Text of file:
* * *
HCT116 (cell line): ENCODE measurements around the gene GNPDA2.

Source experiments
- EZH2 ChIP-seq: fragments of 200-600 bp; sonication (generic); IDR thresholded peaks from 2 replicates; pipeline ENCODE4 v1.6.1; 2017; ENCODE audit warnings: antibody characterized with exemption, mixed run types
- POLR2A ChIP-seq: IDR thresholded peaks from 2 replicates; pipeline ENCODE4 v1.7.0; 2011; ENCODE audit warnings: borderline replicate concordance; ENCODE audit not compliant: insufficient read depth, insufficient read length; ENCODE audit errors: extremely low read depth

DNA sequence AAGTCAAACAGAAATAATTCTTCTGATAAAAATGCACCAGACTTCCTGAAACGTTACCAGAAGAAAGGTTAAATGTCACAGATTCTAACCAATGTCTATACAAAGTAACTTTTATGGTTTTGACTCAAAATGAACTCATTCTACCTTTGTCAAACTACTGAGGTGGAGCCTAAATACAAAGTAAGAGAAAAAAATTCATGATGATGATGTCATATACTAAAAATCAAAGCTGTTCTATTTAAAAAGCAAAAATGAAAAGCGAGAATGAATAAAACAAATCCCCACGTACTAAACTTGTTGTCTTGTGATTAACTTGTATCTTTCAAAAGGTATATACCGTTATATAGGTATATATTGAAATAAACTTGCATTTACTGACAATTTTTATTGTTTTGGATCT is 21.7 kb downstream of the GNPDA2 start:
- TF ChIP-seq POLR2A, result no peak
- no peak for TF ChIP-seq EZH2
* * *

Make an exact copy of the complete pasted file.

HCT116 (cell line): ENCODE measurements around the gene GNPDA2.

Source experiments
- EZH2 ChIP-seq: fragments of 200-600 bp; sonication (generic); IDR thresholded peaks from 2 replicates; pipeline ENCODE4 v1.6.1; 2017; ENCODE audit warnings: antibody characterized with exemption, mixed run types
- POLR2A ChIP-seq: IDR thresholded peaks from 2 replicates; pipeline ENCODE4 v1.7.0; 2011; ENCODE audit warnings: borderline replicate concordance; ENCODE audit not compliant: insufficient read depth, insufficient read length; ENCODE audit errors: extremely low read depth

DNA sequence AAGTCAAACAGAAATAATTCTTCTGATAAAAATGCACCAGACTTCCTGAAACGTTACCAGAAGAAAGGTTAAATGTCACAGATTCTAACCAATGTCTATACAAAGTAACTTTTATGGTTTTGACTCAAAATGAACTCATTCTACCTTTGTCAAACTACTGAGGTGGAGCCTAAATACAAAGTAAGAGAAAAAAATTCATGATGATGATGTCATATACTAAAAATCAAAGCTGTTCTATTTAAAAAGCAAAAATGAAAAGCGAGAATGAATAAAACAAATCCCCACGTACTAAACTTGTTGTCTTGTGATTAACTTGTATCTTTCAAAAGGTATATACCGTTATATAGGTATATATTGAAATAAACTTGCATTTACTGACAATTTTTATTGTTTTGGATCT is 21.7 kb downstream of the GNPDA2 start:
- TF ChIP-seq POLR2A, result no peak
- no peak for TF ChIP-seq EZH2